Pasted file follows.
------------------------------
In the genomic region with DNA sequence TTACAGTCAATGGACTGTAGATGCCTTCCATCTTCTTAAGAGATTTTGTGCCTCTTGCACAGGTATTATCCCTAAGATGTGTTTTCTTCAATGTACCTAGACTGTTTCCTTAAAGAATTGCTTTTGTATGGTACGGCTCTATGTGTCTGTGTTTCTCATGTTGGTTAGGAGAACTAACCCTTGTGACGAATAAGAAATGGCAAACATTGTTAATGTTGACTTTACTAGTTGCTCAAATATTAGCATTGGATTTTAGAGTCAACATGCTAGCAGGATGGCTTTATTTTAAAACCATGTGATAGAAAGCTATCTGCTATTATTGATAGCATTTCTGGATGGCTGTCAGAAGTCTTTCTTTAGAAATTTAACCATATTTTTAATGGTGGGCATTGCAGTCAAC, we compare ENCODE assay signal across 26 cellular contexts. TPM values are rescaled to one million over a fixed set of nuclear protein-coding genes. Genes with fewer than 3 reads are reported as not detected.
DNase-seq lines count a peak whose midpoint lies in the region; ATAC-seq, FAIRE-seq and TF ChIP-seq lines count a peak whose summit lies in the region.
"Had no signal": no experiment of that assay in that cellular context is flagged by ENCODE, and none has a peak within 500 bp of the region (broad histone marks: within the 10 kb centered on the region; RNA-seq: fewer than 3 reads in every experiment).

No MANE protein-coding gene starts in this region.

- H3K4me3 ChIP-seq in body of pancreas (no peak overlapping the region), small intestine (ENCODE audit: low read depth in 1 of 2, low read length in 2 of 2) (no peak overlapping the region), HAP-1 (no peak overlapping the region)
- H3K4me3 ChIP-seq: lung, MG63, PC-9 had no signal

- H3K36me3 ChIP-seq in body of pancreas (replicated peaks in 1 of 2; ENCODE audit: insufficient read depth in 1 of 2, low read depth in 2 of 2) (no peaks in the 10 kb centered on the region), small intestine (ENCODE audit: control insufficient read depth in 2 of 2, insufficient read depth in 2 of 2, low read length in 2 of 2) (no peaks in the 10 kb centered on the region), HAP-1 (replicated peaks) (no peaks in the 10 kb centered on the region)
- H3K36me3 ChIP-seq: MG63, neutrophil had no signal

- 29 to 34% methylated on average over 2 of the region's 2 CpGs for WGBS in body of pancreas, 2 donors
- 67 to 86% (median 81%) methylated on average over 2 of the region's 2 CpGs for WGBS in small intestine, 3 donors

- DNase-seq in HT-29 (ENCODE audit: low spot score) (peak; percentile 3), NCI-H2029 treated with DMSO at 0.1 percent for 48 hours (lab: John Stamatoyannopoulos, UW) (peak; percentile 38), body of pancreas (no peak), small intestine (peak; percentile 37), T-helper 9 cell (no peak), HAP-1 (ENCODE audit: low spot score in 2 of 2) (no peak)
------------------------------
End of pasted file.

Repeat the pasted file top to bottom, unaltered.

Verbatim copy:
In the genomic region with DNA sequence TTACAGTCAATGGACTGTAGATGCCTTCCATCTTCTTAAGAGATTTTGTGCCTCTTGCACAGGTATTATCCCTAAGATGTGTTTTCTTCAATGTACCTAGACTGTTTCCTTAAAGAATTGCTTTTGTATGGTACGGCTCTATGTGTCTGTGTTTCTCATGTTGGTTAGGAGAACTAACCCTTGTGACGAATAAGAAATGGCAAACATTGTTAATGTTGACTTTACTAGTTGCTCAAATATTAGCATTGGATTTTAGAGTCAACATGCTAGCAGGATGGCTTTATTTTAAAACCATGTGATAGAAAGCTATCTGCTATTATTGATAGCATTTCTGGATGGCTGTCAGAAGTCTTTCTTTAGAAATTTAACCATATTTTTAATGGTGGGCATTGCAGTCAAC, we compare ENCODE assay signal across 26 cellular contexts. TPM values are rescaled to one million over a fixed set of nuclear protein-coding genes. Genes with fewer than 3 reads are reported as not detected.
DNase-seq lines count a peak whose midpoint lies in the region; ATAC-seq, FAIRE-seq and TF ChIP-seq lines count a peak whose summit lies in the region.
"Had no signal": no experiment of that assay in that cellular context is flagged by ENCODE, and none has a peak within 500 bp of the region (broad histone marks: within the 10 kb centered on the region; RNA-seq: fewer than 3 reads in every experiment).

No MANE protein-coding gene starts in this region.

- H3K4me3 ChIP-seq in body of pancreas (no peak overlapping the region), small intestine (ENCODE audit: low read depth in 1 of 2, low read length in 2 of 2) (no peak overlapping the region), HAP-1 (no peak overlapping the region)
- H3K4me3 ChIP-seq: lung, MG63, PC-9 had no signal

- H3K36me3 ChIP-seq in body of pancreas (replicated peaks in 1 of 2; ENCODE audit: insufficient read depth in 1 of 2, low read depth in 2 of 2) (no peaks in the 10 kb centered on the region), small intestine (ENCODE audit: control insufficient read depth in 2 of 2, insufficient read depth in 2 of 2, low read length in 2 of 2) (no peaks in the 10 kb centered on the region), HAP-1 (replicated peaks) (no peaks in the 10 kb centered on the region)
- H3K36me3 ChIP-seq: MG63, neutrophil had no signal

- 29 to 34% methylated on average over 2 of the region's 2 CpGs for WGBS in body of pancreas, 2 donors
- 67 to 86% (median 81%) methylated on average over 2 of the region's 2 CpGs for WGBS in small intestine, 3 donors

- DNase-seq in HT-29 (ENCODE audit: low spot score) (peak; percentile 3), NCI-H2029 treated with DMSO at 0.1 percent for 48 hours (lab: John Stamatoyannopoulos, UW) (peak; percentile 38), body of pancreas (no peak), small intestine (peak; percentile 37), T-helper 9 cell (no peak), HAP-1 (ENCODE audit: low spot score in 2 of 2) (no peak)